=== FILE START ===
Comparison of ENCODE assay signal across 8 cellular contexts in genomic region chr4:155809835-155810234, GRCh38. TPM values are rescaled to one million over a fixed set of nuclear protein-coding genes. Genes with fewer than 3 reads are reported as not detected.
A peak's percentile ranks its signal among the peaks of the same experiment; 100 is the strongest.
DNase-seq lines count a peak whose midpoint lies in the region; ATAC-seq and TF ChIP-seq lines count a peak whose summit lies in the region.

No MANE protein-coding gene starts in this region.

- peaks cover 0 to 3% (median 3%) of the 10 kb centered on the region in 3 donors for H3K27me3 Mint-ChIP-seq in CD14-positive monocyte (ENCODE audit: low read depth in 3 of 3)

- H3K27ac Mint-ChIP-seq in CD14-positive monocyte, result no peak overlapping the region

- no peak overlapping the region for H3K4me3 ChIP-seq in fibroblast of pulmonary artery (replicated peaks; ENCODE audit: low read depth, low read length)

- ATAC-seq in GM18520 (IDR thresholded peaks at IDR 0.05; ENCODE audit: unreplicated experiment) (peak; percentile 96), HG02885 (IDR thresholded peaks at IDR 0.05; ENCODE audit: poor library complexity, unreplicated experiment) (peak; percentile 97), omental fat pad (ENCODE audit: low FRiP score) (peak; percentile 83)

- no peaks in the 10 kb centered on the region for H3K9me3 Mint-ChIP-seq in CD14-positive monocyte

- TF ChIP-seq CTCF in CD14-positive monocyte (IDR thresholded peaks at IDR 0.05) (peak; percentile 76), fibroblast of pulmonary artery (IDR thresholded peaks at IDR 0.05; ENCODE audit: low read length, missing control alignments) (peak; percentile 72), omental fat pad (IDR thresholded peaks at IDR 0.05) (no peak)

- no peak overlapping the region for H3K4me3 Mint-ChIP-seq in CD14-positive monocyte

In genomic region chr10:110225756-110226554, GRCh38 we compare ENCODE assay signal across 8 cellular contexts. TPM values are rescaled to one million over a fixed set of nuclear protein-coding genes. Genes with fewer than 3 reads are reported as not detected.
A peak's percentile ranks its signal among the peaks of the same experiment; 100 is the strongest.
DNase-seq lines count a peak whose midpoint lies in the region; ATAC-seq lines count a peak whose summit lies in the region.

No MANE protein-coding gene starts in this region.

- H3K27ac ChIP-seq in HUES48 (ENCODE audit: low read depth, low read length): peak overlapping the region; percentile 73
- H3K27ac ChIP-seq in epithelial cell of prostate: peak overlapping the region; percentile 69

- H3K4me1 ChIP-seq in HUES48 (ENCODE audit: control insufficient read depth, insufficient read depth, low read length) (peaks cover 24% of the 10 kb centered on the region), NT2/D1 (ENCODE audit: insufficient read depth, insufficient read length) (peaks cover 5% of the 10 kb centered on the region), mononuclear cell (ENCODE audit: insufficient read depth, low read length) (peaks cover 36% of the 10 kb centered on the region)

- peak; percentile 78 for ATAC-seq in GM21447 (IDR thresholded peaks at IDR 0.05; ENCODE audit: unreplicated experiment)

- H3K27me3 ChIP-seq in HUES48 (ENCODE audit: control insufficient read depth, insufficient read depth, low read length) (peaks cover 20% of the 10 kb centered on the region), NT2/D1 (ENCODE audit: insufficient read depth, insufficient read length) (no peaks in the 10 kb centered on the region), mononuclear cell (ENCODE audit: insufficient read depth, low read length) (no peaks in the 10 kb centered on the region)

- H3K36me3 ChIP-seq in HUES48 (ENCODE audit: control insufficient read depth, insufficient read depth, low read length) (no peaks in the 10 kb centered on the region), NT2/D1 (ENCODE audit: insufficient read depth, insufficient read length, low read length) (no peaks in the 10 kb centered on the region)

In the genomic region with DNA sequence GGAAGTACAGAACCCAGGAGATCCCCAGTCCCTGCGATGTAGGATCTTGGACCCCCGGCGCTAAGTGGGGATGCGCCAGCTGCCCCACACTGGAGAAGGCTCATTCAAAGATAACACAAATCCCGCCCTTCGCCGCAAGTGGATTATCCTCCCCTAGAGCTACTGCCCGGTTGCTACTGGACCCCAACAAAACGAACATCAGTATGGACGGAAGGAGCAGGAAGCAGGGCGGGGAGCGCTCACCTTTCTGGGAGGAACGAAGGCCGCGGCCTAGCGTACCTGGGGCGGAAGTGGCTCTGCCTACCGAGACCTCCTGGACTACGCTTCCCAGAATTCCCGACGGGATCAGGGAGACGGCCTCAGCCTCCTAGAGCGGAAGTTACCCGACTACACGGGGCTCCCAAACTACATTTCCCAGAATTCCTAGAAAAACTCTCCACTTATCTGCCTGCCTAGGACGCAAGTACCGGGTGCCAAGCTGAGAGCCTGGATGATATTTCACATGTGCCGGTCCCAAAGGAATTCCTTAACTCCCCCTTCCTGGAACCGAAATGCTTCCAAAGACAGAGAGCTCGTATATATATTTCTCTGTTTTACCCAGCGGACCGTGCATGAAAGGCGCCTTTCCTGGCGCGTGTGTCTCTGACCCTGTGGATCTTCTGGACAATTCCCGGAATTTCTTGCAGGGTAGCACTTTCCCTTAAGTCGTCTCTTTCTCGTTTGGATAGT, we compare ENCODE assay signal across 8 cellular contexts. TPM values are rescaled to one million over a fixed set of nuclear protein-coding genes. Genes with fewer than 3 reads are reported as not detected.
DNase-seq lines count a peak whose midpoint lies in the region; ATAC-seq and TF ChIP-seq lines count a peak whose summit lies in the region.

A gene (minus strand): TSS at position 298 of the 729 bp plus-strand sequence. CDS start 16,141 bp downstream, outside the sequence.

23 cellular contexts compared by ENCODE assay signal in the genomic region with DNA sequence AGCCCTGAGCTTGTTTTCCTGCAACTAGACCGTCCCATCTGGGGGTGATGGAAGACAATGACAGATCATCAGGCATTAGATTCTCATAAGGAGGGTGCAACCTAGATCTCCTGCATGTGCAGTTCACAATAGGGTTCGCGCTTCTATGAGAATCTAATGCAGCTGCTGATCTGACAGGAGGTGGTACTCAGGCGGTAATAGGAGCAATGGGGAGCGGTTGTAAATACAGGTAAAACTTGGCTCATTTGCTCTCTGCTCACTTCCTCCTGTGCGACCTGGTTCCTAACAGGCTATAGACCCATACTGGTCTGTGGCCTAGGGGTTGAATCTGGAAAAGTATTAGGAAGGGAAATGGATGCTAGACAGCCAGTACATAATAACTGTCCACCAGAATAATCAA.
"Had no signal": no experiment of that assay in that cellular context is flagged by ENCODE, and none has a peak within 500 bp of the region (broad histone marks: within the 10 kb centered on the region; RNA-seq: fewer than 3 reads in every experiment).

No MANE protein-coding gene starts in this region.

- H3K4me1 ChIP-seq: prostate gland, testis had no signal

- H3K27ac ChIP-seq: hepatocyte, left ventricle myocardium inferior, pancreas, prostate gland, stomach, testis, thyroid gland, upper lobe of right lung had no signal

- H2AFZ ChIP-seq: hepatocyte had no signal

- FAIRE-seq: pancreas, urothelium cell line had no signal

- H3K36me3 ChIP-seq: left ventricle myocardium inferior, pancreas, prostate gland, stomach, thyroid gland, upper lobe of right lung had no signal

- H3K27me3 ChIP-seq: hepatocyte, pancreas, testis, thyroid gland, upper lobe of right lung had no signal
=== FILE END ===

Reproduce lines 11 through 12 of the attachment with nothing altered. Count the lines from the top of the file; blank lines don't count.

- no peak overlapping the region for H3K4me3 Mint-ChIP-seq in CD14-positive monocyte

In genomic region chr10:110225756-110226554, GRCh38 we compare ENCODE assay signal across 8 cellular contexts. TPM values are rescaled to one million over a fixed set of nuclear protein-coding genes. Genes with fewer than 3 reads are reported as not detected.